Submitted by Pater Tenebrarum – The Acting Man Blog
No Lipstick Can be Thrown on this Pig
The markets have been hit with yet another negative economic surprise today, this time concerning the indicator that is thought to have the full attention of the representatives of Anglo-Saxon central banking socialism huddling in the Eccles building. The professional soothsayer class has once again failed to foresee this development, but we hereby predict that won’t keep it from continuing to apprise us of the results of its entrails readings.
Oh well, at least we will continue to get to make fun of the economic theory challenged “science is prediction” class of econometrists.
As one observer commented on this latest economic data debacle: “There’s no way to throw lipstick on this pig” (we’re actually not so sure about that – someone will surely try?):
“U.S. employers slammed the brakes on hiring over the last two months and wages fell in September, raising new doubts the economy is strong enough for the Federal Reserve to raise interest rates by the end of this year. Payrolls outside of farming rose by 142,000 last month and August figures were revised sharply lower to show only 136,000 jobs added that month, the Labor Department said on Friday.
That marked the smallest two-month gain in employment in over a year and could fuel fears that the China-led global economic slowdown is sapping America’s strength.
“You can’t throw lipstick on this pig of a report,” said Brian Jacobsen, a portfolio strategist at Wells Fargo Funds Management in Menomonee Falls, Wisconsin.
Anyway, one mustn’t forget, employment is a lagging economic indicator – as a rule, it is therefore one of the last one’s to exhibit weakness when the economy turns from expansion to contraction. In other words, one could suspect here that payrolls have so to speak become a confirming indicator that tells us that an “official” economic contraction is imminent.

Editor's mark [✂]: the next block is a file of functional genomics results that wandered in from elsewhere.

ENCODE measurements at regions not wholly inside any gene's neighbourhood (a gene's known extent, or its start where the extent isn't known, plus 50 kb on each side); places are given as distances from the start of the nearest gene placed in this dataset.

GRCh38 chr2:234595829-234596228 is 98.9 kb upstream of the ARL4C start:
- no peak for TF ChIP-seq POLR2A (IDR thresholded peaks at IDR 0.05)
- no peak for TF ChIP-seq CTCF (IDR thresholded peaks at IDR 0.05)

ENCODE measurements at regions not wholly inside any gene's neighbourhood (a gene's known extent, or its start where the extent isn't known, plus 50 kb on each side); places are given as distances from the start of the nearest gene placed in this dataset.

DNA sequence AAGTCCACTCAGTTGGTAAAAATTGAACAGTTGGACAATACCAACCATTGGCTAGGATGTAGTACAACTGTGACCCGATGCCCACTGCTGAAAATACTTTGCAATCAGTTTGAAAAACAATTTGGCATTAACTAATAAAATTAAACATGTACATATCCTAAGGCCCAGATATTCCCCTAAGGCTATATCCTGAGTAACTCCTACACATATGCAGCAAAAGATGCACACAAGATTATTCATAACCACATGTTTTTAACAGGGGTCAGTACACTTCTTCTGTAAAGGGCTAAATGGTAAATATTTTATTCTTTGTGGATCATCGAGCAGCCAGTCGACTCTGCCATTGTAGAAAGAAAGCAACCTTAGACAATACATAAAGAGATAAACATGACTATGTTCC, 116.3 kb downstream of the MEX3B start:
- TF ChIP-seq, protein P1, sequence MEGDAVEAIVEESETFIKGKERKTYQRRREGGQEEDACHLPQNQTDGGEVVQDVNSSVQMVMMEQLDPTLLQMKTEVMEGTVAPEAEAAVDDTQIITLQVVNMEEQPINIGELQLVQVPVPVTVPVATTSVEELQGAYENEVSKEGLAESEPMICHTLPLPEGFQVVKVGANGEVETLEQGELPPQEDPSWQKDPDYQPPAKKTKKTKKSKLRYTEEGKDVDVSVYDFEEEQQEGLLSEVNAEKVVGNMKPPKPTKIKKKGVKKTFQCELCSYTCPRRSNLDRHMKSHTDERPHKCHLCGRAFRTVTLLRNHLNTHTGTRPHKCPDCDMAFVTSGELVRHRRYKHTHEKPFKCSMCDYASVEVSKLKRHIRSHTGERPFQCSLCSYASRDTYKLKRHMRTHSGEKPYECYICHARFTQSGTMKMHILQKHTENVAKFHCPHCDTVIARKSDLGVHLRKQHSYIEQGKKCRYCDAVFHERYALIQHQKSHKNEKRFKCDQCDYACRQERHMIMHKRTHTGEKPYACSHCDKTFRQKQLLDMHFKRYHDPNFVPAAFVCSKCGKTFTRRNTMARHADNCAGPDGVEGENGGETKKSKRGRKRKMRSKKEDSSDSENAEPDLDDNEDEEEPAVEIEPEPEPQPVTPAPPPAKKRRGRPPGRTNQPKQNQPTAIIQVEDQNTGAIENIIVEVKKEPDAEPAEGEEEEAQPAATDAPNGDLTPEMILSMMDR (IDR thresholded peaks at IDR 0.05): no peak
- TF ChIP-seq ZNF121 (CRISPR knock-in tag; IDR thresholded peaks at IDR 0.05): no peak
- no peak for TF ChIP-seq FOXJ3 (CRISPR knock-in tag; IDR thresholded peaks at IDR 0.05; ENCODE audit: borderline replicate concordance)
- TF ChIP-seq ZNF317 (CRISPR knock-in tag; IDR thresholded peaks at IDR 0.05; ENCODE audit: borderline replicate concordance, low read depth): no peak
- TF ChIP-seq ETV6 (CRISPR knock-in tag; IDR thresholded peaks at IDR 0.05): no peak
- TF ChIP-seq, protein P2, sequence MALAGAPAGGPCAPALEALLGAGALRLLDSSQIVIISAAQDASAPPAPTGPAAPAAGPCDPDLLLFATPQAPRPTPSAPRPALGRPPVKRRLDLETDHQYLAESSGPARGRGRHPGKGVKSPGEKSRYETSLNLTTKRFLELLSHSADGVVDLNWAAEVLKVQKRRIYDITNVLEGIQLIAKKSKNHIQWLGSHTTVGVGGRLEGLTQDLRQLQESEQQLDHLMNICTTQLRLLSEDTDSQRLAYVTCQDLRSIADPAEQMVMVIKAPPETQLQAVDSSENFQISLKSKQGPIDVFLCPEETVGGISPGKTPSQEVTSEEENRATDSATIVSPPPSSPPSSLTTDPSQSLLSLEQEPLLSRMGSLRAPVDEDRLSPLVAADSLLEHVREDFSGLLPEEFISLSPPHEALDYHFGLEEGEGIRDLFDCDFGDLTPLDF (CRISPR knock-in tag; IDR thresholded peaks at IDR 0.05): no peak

However, it should also be pointed out that two months of weak data do not yet represent a trend. In the course of the post 2008 recovery, weak as it has been, there have been several instances of leading, coincident and lagging indicators weakening, but ultimately recession was avoided.
How was it avoided? By means of money printing and the diversion of scarce resources it sets into motion. All sorts of economic activities seemingly become profitable and sensible when additional money enters the economy and interest rates are suppressed, and these activities are then recorded as “growth” in aggregate statistics. In reality, most of them ultimately consume capital. This brings us to the next point.
Is the Rate Hike Fantasy Dead?
As Mish has recently pointed out, 3 month t-bill yields have approached zero and have actually briefly turned negative on several occasions of late. Moreover, the yield curve is in the process of flattening, mainly due to the long end seeing larger declines in yield than the middle of the curve and parts of the short end. These are not indications of a strengthening economy.
Given the proclivities of the Yellen-led Fed to date, we think it is pretty certain at this point that there won’t be a rate hike announcement on occasion of the October FOMC meeting either. What happens in December is presumably going to depend on how CPI and payrolls behave between now an then.
However: zero interest rates are unlikely to be enough to keep assorted bubble activities in the economy and the financial markets going. As we have previously mentioned, we believe these would require acceleratingmonetary inflation at this point, and that can only be provided by QE, or by commercial banks expanding credit at a faster pace then they have recently done.
Economic data continue to weaken and that probably suffices to induce yet another rate hike postponement. One of the questions is whether financial markets will finally begin to perceive bad news as actually bad, instead of simply speculating on more central bank intervention to save the day whenever weak data are released.
In this context we happen to believe that valuations are too stretched to be sustained without further active monetary debasement. US money supply growth remains brisk at over 8% annualized (TMS-2), but this compares with far higher change rates in 2009-2011. Recent economic weakness by itself already tells us that bubble activities are increasingly under threat.
Charts by: St. Louis Federal Reserve Research, StockCharts.